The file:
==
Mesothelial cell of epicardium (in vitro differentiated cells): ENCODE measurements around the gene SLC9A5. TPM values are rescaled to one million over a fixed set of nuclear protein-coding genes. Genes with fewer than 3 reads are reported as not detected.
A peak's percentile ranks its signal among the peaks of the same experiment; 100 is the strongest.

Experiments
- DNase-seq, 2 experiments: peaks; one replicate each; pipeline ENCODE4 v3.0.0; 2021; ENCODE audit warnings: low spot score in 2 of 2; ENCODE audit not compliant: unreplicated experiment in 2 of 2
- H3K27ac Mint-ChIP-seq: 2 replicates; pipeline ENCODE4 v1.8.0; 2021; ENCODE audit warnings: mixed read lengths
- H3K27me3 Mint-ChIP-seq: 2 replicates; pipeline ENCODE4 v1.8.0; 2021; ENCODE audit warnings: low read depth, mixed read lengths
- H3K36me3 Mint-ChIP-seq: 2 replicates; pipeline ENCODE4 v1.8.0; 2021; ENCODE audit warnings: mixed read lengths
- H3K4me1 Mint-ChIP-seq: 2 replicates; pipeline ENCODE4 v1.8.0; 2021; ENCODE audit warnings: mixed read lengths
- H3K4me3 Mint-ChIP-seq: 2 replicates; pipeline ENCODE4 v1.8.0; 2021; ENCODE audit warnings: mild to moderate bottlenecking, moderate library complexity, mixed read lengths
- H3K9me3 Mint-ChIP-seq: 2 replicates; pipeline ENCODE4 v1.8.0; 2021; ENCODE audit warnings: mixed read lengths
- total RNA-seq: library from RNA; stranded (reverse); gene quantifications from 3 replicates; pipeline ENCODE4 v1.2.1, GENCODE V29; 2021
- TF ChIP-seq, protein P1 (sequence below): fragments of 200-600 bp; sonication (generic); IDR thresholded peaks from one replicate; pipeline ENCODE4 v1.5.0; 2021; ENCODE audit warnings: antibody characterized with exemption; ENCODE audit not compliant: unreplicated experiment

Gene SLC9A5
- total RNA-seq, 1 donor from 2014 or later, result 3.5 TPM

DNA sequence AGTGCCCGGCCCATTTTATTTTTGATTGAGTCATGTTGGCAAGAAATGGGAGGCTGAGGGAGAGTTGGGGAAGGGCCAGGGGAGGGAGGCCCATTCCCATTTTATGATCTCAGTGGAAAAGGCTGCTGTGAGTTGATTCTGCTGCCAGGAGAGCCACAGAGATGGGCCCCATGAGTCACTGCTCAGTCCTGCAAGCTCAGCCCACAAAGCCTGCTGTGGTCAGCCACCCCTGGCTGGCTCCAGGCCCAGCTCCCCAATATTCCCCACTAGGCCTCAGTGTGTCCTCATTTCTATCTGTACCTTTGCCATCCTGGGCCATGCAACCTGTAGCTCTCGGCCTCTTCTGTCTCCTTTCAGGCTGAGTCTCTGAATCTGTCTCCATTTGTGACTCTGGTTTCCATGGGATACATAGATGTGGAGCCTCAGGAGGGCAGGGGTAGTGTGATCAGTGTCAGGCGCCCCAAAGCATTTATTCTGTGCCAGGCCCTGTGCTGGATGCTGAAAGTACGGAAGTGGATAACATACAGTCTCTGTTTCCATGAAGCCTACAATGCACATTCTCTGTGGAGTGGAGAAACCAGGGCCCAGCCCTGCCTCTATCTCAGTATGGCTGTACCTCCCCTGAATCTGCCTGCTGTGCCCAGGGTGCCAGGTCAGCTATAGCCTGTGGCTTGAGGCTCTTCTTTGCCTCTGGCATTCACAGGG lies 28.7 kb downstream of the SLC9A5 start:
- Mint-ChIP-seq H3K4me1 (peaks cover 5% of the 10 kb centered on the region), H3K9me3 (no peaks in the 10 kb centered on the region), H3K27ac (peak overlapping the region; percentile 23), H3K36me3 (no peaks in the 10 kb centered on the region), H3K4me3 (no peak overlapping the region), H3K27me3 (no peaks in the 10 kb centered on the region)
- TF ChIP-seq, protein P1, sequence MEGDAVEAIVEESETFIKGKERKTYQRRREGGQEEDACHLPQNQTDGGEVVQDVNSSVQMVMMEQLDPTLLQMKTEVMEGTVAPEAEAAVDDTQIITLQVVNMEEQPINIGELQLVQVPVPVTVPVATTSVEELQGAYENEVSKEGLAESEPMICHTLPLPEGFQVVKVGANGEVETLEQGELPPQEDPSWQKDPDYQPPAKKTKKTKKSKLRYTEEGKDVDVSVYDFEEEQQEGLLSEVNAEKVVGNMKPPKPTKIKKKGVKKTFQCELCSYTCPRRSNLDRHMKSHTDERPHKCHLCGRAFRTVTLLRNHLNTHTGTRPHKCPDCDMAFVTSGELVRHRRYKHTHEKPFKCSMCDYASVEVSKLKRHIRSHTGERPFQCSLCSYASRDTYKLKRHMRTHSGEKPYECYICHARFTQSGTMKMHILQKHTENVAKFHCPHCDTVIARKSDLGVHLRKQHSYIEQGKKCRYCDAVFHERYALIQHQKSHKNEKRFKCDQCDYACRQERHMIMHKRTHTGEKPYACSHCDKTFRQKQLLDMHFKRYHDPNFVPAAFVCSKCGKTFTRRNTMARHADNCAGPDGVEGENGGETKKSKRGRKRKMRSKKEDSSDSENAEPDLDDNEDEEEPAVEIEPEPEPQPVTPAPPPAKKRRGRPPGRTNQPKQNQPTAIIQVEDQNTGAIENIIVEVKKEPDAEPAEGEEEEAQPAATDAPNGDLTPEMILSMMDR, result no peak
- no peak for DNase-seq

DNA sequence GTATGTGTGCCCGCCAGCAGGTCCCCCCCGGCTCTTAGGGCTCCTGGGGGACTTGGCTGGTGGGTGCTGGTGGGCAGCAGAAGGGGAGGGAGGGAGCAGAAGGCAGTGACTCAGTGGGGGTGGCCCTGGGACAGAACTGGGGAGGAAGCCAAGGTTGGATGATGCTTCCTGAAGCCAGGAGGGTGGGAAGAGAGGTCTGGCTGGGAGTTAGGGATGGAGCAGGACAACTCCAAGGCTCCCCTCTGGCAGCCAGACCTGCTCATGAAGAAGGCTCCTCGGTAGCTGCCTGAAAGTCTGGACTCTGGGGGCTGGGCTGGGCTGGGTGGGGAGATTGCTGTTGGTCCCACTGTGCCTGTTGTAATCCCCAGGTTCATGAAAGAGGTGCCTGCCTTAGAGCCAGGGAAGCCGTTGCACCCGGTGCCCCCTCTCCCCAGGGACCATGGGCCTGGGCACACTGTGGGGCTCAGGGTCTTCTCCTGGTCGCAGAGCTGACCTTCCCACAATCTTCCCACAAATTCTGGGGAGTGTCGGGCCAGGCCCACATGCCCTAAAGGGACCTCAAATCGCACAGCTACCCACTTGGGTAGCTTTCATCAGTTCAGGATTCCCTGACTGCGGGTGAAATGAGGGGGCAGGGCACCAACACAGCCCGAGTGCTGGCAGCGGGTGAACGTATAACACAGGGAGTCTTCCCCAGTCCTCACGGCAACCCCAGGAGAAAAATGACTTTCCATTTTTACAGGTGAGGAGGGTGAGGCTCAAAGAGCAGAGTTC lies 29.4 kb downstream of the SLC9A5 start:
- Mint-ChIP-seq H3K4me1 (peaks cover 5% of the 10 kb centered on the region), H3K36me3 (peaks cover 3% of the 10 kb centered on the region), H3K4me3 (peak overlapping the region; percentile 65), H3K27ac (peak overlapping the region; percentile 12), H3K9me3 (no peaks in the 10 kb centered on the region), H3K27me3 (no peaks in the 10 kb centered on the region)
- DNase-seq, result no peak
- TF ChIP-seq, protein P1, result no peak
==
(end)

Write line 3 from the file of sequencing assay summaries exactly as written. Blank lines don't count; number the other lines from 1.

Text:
Experiments